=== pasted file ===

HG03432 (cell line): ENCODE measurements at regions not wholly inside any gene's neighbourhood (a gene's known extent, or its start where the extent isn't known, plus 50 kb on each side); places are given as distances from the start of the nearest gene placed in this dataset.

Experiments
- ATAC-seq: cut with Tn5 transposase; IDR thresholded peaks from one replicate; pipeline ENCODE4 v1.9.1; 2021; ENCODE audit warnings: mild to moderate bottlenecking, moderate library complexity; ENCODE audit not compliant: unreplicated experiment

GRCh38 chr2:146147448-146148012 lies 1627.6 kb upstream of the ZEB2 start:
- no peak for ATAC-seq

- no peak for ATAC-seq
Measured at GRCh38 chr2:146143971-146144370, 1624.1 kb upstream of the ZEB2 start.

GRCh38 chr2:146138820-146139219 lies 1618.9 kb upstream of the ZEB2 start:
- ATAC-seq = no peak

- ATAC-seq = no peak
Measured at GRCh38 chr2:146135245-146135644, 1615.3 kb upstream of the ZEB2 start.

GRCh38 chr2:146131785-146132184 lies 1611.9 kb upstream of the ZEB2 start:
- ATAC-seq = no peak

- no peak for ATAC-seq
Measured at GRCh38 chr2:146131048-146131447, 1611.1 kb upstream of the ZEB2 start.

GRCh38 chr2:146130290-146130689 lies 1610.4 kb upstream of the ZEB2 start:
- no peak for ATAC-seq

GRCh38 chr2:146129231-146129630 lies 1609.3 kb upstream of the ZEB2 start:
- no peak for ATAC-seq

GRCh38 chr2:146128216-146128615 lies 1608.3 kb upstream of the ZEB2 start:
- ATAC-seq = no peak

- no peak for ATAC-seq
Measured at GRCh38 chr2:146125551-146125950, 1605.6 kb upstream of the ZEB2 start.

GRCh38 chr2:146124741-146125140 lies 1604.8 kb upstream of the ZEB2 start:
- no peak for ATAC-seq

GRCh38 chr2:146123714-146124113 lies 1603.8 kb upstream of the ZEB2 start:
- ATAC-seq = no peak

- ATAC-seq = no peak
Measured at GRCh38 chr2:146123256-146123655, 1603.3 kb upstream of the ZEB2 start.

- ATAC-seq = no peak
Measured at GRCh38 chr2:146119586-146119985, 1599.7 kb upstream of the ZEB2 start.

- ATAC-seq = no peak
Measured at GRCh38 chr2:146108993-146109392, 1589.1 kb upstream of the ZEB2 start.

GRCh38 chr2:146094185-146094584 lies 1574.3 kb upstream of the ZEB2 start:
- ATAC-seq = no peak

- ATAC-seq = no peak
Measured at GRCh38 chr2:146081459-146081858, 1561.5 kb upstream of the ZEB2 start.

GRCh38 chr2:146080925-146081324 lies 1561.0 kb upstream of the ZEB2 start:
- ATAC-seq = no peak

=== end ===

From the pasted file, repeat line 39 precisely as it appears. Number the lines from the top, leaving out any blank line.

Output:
- ATAC-seq = no peak